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FISCAL: Compensatory and Mr. Chase

3 minute read

Will a national debt of $300,000,000,000 bankrupt the U.S.? Where will the money to finance postwar full employment come from? How can jobs be found for 12,000,000 returning soldiers & sailors?

Last week, The Twentieth Century Fund published Stuart Chase’s brightly written answers under the title Where’s the Money Coming From? ($1). Once Author Chase was a tub thumper for a planned economy run from the top by a general staff of technicians, with U.S. industry—and consumers— regimented at the bottom (A New Deal, The Economy of Abundance). Now he raises his voice just as lustily for the widest possible free enterprise. The Federal Government would in effect underwrite a free U.S. economy, keeping the lightest of fingers on the controls.

Bugaboo. Where will the money to underwrite the peace come from? Answers Author Chase: from the same place the money to underwrite the war came from. He takes a long look at the way the “bankrupt” Axis nations built their war machines, then points out once again what they proved—that a nation’s wealth is not measured by its cash in the bank, but by its labor and production. Thus: “The idea of national bankruptcy in the modern world is a verbal bugaboo. The only way a large nation can go bankrupt today is to run out of men or materials. . . . You can buy your war … to the limit of the nation’s manpower, machine-hours and materials. . . . Except for our fears and financial traditions, the same formula can be followed in peacetime.”

Thus, he estimates, the U.S. can comfortably carry a national debt as high as $300,000,000,000 if its men, materials and dollars are kept working full blast by a compensatory economy.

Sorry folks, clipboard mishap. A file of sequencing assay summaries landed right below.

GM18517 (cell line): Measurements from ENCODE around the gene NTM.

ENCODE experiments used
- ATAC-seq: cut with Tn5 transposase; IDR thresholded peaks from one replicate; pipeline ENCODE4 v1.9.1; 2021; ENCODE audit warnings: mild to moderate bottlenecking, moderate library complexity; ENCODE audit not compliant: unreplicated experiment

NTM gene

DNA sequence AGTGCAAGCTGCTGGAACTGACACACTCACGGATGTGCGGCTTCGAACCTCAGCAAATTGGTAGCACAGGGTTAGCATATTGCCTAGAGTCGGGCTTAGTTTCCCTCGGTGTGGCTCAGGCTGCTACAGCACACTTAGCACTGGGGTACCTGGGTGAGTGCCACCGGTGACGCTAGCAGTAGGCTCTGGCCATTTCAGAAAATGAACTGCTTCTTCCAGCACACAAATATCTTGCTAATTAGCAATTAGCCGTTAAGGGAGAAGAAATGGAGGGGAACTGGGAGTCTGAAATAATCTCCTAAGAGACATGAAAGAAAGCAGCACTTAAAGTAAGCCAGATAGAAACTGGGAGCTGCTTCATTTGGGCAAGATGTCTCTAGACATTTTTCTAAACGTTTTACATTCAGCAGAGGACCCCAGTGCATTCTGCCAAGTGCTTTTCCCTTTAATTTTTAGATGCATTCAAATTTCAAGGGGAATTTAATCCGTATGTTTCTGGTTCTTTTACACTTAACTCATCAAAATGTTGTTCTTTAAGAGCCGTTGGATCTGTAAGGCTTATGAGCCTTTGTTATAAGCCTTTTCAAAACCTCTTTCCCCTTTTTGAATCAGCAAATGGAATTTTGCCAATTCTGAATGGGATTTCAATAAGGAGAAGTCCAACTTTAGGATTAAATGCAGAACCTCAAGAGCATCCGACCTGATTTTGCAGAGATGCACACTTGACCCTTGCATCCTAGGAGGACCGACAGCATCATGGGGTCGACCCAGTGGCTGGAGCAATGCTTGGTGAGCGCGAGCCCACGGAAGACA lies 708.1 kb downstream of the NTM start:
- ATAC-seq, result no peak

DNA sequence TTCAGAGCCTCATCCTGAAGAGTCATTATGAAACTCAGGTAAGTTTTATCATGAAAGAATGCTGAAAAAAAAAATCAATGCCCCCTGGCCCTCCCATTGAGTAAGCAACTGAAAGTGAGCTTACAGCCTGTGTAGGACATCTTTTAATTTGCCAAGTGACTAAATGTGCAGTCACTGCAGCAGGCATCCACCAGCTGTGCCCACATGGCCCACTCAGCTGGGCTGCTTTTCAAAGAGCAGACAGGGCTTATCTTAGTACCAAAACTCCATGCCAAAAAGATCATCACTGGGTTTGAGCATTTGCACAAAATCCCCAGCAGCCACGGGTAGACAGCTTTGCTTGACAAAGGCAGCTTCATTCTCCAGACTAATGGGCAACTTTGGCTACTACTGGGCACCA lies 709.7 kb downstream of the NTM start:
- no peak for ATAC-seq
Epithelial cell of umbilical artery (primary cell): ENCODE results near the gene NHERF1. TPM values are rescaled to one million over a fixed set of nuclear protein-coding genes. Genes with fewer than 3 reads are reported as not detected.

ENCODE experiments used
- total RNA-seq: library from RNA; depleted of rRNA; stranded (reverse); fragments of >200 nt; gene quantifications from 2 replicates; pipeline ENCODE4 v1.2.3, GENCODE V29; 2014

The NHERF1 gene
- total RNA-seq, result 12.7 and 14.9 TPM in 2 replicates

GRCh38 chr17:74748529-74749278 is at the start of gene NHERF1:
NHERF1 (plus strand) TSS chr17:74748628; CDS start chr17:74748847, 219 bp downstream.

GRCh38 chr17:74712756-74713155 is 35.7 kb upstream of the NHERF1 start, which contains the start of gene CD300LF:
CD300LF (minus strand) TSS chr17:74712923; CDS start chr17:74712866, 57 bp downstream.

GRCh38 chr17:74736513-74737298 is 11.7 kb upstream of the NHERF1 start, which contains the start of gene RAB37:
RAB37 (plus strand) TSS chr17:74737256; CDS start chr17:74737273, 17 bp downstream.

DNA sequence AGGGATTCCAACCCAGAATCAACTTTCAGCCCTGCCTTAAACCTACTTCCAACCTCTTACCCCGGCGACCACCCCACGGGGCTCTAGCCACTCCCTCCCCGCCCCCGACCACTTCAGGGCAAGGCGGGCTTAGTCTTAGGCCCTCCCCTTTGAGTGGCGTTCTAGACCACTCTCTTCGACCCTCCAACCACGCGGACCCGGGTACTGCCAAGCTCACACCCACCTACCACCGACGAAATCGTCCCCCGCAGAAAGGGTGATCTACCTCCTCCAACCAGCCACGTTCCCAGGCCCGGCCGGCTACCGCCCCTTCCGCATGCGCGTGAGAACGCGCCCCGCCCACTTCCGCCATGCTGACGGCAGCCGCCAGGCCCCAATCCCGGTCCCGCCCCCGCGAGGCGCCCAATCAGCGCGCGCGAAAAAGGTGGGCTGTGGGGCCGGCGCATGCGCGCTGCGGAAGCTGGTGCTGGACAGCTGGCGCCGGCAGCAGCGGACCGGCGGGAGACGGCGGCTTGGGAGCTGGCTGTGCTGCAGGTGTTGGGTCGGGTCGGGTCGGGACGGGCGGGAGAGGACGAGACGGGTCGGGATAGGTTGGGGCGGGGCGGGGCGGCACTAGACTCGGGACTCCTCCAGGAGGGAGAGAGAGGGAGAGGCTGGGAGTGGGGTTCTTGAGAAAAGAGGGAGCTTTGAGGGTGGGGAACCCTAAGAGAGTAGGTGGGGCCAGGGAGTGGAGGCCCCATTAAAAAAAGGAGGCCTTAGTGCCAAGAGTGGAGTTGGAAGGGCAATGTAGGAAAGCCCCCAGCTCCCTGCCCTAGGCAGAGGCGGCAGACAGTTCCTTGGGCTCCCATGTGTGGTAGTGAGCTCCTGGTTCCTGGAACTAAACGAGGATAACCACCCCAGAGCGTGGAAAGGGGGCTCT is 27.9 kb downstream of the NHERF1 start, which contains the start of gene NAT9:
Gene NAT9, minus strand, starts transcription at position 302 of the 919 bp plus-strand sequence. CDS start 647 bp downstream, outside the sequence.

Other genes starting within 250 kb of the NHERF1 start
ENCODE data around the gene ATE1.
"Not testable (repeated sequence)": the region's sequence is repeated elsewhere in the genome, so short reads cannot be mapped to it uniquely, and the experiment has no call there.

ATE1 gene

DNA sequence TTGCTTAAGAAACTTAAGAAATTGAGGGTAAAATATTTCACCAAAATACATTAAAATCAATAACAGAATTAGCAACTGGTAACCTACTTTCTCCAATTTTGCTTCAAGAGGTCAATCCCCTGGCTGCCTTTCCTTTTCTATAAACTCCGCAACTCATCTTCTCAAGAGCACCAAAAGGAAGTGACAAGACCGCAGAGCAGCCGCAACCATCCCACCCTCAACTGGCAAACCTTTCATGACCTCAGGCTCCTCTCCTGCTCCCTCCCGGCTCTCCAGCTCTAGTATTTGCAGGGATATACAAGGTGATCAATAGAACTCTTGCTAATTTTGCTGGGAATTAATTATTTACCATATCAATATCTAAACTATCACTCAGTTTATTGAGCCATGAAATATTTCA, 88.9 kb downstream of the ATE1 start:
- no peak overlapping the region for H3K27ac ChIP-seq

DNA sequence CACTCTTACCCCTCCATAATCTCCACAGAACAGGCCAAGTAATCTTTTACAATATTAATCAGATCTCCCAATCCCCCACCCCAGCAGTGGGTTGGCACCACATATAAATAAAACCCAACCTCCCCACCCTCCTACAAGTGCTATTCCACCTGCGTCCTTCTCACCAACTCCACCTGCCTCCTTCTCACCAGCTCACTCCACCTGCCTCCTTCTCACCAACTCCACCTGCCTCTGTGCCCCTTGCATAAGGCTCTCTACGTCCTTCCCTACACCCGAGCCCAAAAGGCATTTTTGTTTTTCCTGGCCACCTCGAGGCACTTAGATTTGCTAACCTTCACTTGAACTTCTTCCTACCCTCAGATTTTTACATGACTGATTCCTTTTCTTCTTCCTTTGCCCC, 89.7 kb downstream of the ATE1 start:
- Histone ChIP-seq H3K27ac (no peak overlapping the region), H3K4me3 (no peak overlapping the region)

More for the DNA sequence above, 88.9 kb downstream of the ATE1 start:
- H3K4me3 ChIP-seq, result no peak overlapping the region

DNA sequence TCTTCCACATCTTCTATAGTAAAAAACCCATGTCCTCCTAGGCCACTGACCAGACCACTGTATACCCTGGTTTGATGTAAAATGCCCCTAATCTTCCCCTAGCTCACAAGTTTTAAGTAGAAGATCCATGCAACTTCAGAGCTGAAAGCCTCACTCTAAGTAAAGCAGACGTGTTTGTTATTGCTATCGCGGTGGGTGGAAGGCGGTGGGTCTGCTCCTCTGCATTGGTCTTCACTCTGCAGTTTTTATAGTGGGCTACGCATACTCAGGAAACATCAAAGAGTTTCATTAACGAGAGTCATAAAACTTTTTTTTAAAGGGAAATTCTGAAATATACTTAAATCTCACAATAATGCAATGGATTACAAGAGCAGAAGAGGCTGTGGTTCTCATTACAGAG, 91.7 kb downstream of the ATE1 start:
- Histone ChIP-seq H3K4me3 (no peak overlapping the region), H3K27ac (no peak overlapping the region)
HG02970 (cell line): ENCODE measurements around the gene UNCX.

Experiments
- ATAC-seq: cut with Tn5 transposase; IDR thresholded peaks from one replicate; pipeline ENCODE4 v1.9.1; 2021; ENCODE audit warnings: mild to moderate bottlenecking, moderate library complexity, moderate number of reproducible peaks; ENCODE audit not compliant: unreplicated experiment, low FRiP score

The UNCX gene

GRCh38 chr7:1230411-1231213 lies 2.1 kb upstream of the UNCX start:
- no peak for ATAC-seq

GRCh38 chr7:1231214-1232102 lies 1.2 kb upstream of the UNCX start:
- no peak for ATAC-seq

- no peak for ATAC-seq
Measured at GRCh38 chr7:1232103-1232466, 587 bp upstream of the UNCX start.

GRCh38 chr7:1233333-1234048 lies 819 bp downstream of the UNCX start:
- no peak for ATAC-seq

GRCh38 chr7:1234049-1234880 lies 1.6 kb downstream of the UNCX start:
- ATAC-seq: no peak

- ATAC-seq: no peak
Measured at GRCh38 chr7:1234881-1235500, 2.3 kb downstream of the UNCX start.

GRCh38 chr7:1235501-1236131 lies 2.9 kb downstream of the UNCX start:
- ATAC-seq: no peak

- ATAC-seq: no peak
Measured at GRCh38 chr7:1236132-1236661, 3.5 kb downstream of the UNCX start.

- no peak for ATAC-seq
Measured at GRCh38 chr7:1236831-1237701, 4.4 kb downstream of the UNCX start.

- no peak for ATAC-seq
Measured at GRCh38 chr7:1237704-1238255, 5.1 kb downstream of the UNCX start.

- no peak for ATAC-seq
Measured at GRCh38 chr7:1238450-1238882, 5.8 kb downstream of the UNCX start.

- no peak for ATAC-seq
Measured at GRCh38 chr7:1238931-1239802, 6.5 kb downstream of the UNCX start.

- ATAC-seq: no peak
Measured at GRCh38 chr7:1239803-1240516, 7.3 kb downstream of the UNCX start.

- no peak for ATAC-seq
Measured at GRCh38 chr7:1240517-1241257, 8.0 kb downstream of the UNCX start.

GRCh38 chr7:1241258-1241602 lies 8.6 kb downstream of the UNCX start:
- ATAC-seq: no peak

Gadgets. Stripped to its bones, the Chase compensatory economy is nothing but old-fashioned pump-priming on a vast scale, through self-liquidating public works and expanded social security, with a few new gadgets on the pump. The gadgets:

>A barometer based on a disinterested monthly count of the unemployed or the rate of spending for consumer goods. Whenever the number of jobless rises above a set standard, or the rate of spending falls below, priming would start.

>A double budget for the U.S., similar to Sweden’s, to keep public-works expenditures separate from government running expenses.

>A tax on bank accounts and other “idle” money, to keep dollars working and prevent slack times. A tax on spending in booms to hedge against inflation.

Calamity. A major obstacle to this plausible plan is noted by Author Chase himself. Will it be politically possible to keep taxes sky-high in fat years, as they must be kept to lay away a cushion for the lean? Mr. Chase is not sure. Practically any politician could set his mind at rest instantly with the obvious answer: No. “Americans,” he writes, “traditionally regard taxes as a burden and a waste, if not an outrage. . . . They will have to change their ideas and begin to think about taxes the way they have been taught to think about insurance. You pay now in order to avoid calamity later.”

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